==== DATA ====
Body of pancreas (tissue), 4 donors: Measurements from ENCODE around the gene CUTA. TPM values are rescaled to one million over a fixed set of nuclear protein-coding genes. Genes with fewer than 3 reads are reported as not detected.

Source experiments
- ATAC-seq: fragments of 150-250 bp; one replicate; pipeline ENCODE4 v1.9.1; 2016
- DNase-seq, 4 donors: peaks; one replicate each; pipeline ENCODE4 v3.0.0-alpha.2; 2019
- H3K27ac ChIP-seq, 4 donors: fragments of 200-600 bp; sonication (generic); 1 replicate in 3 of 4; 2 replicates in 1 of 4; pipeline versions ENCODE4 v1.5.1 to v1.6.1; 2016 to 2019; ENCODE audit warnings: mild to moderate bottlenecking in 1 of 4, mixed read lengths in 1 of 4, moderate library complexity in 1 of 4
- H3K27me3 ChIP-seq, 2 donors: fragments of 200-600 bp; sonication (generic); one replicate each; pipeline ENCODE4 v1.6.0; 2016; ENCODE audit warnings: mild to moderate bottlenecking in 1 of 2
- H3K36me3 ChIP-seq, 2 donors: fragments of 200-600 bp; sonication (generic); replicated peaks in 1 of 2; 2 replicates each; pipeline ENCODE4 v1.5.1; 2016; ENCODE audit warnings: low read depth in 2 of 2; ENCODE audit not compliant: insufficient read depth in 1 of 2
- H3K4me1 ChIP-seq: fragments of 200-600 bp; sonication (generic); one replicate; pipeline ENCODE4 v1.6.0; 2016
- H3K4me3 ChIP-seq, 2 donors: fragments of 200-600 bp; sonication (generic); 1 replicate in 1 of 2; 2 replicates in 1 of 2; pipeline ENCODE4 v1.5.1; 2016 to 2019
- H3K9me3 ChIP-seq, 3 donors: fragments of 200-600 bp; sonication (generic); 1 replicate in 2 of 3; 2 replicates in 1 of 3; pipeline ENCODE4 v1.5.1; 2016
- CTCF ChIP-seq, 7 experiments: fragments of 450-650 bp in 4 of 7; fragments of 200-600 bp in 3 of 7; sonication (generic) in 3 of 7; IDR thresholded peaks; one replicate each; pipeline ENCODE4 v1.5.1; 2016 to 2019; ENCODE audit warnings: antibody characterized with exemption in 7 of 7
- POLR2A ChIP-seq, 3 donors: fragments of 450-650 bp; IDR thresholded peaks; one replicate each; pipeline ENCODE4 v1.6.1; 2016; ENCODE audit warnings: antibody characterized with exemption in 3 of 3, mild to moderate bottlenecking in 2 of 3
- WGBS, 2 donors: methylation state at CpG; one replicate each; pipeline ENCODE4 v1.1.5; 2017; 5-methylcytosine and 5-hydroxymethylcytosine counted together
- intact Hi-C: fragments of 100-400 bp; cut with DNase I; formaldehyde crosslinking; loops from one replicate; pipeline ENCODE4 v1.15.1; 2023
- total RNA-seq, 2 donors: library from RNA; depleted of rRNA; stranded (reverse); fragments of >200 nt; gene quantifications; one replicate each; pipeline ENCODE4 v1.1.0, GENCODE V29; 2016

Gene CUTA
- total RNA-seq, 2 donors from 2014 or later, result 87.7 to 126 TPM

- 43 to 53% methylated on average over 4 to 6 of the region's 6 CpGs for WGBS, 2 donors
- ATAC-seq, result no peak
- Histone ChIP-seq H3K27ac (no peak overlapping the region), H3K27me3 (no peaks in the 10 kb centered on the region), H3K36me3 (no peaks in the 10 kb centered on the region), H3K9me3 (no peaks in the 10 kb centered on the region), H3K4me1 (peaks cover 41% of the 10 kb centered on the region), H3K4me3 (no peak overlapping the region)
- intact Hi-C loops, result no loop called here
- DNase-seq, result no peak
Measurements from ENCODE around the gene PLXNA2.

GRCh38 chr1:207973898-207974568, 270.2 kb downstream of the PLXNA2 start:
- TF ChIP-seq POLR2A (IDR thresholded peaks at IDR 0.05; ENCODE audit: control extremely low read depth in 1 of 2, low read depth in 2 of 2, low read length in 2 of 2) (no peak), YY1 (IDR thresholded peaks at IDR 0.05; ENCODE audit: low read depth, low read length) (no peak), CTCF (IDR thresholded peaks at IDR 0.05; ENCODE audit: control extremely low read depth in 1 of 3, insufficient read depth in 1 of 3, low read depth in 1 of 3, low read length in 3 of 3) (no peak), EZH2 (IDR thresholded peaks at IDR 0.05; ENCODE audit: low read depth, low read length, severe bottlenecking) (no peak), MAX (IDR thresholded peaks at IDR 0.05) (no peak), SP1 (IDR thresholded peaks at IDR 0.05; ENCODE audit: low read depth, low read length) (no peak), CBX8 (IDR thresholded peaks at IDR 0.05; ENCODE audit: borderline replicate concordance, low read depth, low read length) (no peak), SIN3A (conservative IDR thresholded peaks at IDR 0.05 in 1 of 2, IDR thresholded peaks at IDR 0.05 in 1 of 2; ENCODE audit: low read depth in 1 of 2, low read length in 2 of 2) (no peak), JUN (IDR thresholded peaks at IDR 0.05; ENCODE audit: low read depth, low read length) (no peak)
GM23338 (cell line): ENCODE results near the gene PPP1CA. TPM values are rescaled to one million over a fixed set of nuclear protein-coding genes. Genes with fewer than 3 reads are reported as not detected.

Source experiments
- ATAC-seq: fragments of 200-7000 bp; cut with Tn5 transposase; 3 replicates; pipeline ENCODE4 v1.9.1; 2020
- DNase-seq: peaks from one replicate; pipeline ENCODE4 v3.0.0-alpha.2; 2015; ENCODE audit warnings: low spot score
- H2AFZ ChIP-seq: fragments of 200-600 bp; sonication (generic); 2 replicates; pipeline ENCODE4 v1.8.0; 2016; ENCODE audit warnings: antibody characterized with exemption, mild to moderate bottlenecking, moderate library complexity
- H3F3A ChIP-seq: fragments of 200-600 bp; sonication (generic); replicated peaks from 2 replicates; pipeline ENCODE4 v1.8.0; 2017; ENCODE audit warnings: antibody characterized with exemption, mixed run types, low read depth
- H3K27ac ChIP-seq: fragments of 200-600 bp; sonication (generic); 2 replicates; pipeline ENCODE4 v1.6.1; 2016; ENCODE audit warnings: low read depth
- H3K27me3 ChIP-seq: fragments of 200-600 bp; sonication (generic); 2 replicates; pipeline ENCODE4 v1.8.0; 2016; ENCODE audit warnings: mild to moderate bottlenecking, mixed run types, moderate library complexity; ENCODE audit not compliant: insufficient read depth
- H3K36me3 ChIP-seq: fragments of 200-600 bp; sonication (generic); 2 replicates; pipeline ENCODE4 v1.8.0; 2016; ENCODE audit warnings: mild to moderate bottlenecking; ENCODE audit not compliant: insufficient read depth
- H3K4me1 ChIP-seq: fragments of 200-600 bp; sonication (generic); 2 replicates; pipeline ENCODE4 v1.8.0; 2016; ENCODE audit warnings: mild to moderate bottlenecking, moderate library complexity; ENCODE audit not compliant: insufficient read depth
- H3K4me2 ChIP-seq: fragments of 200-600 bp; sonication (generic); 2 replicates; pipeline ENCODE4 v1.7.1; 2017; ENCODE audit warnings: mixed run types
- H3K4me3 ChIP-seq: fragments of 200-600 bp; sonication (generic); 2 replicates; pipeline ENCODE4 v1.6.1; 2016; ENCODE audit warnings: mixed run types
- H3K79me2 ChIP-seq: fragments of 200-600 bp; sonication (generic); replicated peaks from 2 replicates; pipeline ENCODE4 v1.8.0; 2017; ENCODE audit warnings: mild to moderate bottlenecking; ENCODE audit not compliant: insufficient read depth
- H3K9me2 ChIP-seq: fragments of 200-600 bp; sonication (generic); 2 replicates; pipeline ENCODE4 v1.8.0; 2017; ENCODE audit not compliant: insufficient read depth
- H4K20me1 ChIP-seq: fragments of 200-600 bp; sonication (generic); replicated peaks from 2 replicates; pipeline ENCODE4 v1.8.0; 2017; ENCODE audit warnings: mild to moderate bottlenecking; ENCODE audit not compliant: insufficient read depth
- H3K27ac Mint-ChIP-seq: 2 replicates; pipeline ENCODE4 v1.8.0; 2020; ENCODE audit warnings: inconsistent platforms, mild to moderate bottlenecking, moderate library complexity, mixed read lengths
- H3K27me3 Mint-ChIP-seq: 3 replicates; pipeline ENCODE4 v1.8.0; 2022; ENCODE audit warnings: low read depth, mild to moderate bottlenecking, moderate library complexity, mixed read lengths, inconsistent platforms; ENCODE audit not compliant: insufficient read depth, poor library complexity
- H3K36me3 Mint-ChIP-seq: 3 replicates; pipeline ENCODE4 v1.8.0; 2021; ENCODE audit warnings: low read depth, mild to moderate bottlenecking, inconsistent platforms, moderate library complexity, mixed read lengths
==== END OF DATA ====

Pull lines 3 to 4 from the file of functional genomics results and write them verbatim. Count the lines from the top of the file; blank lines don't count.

- ATAC-seq: fragments of 150-250 bp; one replicate; pipeline ENCODE4 v1.9.1; 2016
- DNase-seq, 4 donors: peaks; one replicate each; pipeline ENCODE4 v3.0.0-alpha.2; 2019